Greek philosopher Heraclitus said, “The only thing constant in life is change”. Whether it is the changing of seasons, moving, or watching your kids grow up, change always surrounds us. Life is a series of transitions and changes and can be both big and small, exciting and challenging. As humans we have a hard time adjusting to change. We like routine, stability and certainty and change can often trigger uncertainty, an uncomfortable feeling to sit with. Especially as we are entering into a new school year and moving from summer routines to the back-to-school schedule and adjusting to the academic environment, now is the perfect time to check in and either remind or learn about a couple coping strategies to use during transitions.
- Be Kind and Compassionate to Yourself
This first tip is hard and so much easier said than done! We tend to be hard on ourselves especially during times of transition and change, when there are things that happen that are out of our control. It is important to treat yourself with the same kindness and compassion that you would a good friend or family member who is going through a tough time. Begin by acknowledging your feelings, whether you are feeling anxious, angry or sad, and just give yourself permission to feel those feelings. You can remind yourself that it is normal to feel overwhelmed during times of change and that these feelings are how you are coping with the change. Instead of tensing up and pushing these feelings away, see if you can create some openness to allow the feelings to be in your body.
- Build a Support Network
The second tip is all about connection. No matter who you are, we all face many changes in our lives. Whether the change looks like starting a new career, moving across the country or having a new baby, we all experience changes. Reaching out to friends, family or professionals who can offer guidance or just a listening ear can be a simple but helpful way to find support. Simply talking out loud to someone else about your challenges can be one way to relieve stress and more often than not, whomever you are sharing with can relate to your struggles or experience. Online communities like Facebook groups or community forums to connect over shared interests can be helpful resources. Remember, sharing and being vulnerable is a sign of strength not weakness. We all need connection and support from others.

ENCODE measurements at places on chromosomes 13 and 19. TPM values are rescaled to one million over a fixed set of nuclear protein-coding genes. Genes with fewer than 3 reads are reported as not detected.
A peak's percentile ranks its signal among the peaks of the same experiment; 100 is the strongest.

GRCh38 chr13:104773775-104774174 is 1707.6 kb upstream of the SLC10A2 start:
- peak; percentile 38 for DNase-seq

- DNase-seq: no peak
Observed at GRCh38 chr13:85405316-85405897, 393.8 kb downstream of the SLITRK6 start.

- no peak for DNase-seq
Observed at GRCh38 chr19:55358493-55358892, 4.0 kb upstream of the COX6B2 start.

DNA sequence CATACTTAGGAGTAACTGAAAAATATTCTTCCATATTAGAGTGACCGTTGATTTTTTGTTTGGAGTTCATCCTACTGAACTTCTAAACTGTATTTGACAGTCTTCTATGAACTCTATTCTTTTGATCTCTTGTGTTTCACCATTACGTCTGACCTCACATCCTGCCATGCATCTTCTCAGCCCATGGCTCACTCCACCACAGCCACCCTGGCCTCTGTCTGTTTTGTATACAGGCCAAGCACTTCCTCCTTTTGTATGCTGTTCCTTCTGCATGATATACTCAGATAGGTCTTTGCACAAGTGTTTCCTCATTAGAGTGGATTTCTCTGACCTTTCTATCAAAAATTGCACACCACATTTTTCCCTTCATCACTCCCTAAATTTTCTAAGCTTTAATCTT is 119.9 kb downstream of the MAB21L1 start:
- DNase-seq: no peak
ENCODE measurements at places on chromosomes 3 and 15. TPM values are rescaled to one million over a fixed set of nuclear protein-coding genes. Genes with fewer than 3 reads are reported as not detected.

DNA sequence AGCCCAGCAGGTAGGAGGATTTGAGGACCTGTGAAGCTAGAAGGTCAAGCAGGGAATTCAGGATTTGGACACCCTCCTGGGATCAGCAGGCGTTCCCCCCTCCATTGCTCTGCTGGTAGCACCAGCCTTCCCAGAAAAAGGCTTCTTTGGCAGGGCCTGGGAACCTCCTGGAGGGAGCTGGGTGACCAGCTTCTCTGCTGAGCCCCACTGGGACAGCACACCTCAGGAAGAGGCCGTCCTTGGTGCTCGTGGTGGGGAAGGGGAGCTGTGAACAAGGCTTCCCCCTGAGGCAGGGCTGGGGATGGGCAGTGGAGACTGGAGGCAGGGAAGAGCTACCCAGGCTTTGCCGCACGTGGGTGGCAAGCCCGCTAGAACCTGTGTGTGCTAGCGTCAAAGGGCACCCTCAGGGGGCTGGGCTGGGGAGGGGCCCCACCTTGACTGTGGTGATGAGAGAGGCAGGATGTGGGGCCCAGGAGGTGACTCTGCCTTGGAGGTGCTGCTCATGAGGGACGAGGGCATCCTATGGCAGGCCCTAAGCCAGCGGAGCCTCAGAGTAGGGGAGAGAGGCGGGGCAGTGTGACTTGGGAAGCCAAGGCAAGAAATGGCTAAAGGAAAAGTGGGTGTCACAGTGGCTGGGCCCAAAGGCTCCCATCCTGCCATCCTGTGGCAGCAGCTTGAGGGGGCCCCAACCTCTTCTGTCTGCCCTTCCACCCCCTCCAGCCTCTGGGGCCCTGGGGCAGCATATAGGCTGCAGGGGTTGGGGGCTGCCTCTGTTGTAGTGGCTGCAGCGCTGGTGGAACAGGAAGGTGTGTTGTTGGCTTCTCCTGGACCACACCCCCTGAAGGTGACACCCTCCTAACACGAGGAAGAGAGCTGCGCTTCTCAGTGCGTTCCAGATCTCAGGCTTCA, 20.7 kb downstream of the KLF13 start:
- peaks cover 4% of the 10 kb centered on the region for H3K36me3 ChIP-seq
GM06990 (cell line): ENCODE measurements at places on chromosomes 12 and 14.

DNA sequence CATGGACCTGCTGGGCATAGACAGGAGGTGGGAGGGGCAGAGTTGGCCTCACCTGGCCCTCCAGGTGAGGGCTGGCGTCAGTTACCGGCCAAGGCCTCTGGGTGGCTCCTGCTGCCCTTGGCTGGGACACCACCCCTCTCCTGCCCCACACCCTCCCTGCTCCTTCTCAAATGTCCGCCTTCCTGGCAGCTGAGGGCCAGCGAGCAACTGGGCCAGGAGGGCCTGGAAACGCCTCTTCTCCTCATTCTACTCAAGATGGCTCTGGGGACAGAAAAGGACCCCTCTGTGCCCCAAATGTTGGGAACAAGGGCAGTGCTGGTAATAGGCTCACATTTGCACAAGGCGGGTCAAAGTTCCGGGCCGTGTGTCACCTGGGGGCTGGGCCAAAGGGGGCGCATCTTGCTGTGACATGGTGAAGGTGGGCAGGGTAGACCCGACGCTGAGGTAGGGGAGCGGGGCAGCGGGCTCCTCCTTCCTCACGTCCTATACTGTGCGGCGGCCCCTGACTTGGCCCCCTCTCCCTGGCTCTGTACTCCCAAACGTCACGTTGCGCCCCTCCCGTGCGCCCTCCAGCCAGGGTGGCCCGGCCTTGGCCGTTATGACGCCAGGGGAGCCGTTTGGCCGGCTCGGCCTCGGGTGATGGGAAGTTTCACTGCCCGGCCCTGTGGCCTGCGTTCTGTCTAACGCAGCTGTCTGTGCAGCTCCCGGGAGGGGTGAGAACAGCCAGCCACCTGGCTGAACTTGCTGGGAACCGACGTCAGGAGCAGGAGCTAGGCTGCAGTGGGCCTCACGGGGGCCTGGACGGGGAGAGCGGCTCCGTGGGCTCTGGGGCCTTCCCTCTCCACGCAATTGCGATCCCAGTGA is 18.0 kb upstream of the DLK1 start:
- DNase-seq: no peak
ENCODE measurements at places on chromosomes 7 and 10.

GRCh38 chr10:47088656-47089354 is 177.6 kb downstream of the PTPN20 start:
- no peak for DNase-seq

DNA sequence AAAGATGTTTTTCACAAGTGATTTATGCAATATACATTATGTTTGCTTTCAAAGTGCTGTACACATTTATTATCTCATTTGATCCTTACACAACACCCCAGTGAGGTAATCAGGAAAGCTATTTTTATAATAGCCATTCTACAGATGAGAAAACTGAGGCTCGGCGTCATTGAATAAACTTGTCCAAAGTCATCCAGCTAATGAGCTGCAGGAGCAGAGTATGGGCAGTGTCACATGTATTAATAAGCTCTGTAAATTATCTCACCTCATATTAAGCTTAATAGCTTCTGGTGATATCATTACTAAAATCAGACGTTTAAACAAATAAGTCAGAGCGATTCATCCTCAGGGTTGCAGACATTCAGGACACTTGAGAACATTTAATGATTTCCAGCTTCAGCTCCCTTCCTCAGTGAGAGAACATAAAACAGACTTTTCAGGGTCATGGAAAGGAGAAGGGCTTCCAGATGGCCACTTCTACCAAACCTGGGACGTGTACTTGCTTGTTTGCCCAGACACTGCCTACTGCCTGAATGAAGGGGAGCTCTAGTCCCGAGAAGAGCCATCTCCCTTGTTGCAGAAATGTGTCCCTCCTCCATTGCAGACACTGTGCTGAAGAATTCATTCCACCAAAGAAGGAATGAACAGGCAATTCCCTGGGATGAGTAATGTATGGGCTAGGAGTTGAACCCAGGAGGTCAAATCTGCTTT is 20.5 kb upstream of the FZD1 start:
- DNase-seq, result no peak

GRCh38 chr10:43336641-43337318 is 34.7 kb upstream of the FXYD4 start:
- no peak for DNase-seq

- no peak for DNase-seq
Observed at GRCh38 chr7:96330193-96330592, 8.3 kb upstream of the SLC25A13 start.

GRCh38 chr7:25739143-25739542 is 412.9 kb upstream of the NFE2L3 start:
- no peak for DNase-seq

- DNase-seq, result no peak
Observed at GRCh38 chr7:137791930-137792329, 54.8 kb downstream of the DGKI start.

- Establish Routines that Work for You
The last tip is about establishing routines or consistent practices that provide an anchor and stability. For some, this looks like regular exercise, reading a book before you go to bed, a mindfulness practice or a weekly call with a family member or friends to check in. One thing about the new school year is it provides structure for routine, embrace that! Consistency and having a sense of your own schedule will help reduce the influx or swirling feelings that can be stirred up during a change.
Of course, there are a number of other coping strategies or tips but here are three to start with. What works for you? What helps you stay grounded or focused during transition? Remember you are not alone and transition is not easy, but by integrating one or all of these strategies into your life, you might find a little lightness and ease in your day to day.
Elena Palermo (she/her) is a graduate therapist at the Hope Center for Wellness. She is a first-year graduate clinical social work student at Smith College School of Social Work. Her career therapeutic aspirations include interlacing mindfulness-based interventions into a psychodynamic framework.